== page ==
I like Ava DuVernay’s work. While it moved a little slow, I enjoyed “I Will Follow.” I thought it brought a different perspective on the sorrow of a black family and I was happy to see the underused Salli Richardson-Whitfield in the film. I thought DuVernay’s short film “The Door,” featuring sharply dressed black actresses was cute. I am eagerly waiting for her second film “Middle of Nowhere” to be available online next year.
“Selma” is DuVernay’s third major film release.
“The film is based on the 1965 Selma to Montgomery voting rights marches led by James Bevel, Hosea Williams, and Martin Luther King, Jr. of SCLC and John Lewis of SNCC. The film stars David Oyelowo as King, Tom Wilkinson as President Lyndon Johnson, Common as Bevel, and Carmen Ejogo as Coretta Scott King.” http://en.wikipedia.org/wiki/Selma_%28film%29
The movie is set to come out during the Christmas holiday. I have mixed emotions about it. I think it’s important to continue to make films about the Civil Rights Movement, the sadistic brutally used against black folks (who simply wanted their basic human rights) was just a mere 60 years ago. But I do wish we could get different stories about this same journey. Particularly, black female voices. Or just some black female stories on how they have resisted racist/sexist oppression. I’m still waiting on that Harriet Tubman movie, Russell Simmons. Oh, wait…
In any case, the trailer looks interesting and I will probably go see it.
Sadly, as most folks know, Maya Angelou passed away last week. There were numerous wonderful articles written about the amazing life of Dr. Angelou. So much so, that I couldn’t keep up. However, there were only a couple of articles that mentioned the film “Poetic Justice.” The 1993 movie was inspired by Dr. Angelou’s poetry. Maybe folks have glossed over the film because it wasn’t that good. Or maybe because Janet Jackson was in it.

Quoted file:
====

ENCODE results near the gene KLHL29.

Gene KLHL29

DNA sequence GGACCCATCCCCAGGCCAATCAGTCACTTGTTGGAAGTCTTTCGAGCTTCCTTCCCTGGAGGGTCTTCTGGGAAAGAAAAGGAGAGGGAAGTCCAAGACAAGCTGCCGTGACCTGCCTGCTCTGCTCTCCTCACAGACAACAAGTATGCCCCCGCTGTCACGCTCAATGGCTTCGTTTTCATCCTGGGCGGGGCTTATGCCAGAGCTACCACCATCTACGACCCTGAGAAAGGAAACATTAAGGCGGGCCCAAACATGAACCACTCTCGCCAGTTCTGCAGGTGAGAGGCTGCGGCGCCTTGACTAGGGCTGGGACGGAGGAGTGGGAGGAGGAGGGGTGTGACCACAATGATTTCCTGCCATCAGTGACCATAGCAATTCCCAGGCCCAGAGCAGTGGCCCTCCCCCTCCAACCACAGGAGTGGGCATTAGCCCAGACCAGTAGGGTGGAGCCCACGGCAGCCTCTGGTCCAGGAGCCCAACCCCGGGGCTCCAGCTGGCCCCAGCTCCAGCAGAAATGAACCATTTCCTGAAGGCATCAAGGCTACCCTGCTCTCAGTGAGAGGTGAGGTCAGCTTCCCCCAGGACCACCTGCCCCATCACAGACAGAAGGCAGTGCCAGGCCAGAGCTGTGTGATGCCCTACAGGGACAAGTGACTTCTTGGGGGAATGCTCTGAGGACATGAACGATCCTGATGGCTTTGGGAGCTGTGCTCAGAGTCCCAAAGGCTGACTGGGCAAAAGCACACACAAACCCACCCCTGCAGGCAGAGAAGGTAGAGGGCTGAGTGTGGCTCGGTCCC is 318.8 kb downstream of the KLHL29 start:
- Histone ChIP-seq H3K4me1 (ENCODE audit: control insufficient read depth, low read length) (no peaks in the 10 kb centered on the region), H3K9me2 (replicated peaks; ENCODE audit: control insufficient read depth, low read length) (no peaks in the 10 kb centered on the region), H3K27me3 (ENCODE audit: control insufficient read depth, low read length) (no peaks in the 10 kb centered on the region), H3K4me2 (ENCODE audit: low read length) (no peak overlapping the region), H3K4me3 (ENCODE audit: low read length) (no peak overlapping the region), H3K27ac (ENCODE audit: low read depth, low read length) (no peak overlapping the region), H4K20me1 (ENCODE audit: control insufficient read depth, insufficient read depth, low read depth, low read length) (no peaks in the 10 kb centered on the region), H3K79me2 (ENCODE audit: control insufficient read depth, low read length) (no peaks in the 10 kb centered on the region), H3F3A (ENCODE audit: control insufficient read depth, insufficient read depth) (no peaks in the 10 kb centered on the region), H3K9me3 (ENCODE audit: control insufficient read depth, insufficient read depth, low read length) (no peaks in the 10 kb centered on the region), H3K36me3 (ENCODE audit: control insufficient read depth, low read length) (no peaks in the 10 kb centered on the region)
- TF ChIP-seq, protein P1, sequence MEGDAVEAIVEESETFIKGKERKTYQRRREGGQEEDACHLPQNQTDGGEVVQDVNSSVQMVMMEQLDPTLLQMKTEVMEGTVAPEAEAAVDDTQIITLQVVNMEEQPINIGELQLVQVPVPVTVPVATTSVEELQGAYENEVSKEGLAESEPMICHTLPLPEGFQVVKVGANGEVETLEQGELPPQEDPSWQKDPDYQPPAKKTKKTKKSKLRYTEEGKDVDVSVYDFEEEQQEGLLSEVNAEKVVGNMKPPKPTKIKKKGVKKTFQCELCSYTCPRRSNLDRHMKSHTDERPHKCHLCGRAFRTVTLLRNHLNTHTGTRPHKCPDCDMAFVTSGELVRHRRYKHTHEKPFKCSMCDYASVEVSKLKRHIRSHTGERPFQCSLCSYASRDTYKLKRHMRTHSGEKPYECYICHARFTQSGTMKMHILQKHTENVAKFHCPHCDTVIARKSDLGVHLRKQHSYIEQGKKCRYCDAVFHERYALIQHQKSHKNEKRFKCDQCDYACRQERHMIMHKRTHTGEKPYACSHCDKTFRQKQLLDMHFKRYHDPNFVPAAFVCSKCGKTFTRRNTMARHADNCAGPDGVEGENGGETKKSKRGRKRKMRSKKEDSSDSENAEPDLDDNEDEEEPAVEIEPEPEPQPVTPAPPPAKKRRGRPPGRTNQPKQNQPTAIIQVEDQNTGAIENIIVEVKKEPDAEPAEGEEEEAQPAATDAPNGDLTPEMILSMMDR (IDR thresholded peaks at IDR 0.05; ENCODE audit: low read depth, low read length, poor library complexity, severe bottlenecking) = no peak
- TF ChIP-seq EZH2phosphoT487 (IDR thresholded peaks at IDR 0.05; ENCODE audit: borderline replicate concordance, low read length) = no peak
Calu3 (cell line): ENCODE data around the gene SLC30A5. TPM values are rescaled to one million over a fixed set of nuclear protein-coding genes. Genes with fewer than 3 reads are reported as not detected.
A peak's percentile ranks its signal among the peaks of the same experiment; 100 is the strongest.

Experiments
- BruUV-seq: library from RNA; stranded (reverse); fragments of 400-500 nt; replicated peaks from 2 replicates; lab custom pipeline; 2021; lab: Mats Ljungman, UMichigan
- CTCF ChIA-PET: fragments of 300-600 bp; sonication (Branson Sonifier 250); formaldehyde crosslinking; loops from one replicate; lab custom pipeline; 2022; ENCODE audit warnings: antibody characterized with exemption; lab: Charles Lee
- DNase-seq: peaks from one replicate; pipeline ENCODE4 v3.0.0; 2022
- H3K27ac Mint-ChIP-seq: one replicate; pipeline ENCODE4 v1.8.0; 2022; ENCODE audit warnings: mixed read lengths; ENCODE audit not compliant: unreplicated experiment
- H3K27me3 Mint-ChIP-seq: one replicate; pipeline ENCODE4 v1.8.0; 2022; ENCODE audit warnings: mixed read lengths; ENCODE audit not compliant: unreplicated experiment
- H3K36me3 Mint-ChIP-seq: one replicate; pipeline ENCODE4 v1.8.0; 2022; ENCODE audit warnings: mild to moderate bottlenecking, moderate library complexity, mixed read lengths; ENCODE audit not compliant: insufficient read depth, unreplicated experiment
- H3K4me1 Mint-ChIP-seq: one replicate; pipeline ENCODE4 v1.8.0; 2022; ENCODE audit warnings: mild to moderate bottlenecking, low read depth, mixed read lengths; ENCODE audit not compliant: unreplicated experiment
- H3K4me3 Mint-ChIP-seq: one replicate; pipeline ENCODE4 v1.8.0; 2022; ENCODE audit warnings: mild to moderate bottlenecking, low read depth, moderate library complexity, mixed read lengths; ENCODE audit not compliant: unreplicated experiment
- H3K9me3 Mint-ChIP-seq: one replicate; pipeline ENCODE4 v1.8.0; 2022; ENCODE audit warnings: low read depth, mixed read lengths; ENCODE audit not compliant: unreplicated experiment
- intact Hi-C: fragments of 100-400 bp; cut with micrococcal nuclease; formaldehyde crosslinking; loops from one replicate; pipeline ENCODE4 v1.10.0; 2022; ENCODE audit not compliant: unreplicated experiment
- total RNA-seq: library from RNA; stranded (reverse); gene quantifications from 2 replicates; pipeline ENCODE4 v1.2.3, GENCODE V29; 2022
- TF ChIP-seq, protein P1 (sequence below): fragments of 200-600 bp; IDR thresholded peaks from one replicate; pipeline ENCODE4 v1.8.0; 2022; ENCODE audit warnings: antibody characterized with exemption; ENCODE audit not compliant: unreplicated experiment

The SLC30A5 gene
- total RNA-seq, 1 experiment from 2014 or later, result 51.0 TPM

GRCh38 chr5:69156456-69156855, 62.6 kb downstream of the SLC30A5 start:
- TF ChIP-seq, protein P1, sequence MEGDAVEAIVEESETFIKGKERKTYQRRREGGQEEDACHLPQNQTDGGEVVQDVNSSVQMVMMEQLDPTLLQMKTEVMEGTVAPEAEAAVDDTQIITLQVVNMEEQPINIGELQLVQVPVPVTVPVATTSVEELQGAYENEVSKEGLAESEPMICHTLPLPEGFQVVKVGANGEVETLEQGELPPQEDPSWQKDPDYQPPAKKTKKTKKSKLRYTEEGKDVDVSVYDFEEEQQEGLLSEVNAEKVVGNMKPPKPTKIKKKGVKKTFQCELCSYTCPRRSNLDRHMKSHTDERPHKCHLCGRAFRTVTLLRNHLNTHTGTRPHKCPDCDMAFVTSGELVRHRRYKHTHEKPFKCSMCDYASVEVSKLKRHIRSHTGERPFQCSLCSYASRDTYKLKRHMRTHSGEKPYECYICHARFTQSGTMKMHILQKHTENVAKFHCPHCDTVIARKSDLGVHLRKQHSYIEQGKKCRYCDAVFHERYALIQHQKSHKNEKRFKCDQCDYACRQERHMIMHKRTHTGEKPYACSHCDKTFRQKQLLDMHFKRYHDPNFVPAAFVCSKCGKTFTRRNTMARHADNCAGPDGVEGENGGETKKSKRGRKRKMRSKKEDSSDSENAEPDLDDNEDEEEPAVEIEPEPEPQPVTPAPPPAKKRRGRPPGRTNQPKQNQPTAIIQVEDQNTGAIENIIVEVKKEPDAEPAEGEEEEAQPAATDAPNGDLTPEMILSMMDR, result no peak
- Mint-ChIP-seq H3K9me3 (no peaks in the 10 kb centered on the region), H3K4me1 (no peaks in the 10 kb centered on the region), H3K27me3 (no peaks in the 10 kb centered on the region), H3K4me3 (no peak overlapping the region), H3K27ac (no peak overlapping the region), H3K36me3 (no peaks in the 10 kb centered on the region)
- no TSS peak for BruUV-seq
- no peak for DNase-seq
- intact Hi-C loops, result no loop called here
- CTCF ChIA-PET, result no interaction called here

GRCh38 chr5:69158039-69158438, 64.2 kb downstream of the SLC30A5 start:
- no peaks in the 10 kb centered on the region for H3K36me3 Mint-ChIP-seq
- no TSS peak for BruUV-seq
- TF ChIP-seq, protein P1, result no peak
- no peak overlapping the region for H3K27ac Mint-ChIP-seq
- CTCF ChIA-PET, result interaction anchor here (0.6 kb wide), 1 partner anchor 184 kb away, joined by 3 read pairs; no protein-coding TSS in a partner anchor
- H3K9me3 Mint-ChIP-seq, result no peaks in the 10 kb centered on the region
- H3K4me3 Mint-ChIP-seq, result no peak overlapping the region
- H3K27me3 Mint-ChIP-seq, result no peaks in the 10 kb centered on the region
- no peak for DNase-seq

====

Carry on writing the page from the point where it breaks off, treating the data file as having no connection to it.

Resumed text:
I love J.J., but her acting can be hit or miss. The film was revolutionary for its time. It was the rare nationally released film that tried to explore the complexities of black womanhood. Yes, the film was kind of all over the map. John Singleton’s directing/writing skills can also be hit or miss. But I think the film has its beautiful moments. I mean, it does feature the poetry of Dr. Angelou.
Who can forget the last scenes as Janet’s character has an epiphany about who she is and what see wants out of her life. As she flips through all of her black clothes in a closet, Dr. Angelou’s poem “Phenomenal Woman” is narrated in the background. if you don’t get a tear in your eye, I don’t know what to say about you…
There is something about the those last scenes that make up for the nonsense of the rest of the film. I wish Singleton had the skills to have made the whole film as thoughtful as those scenes. The film has so much potential. I think enough time has passed it could be remade/tweaked for a new audience.
Maybe black women directors like Ava DuVernay or Dee Rees could take it on.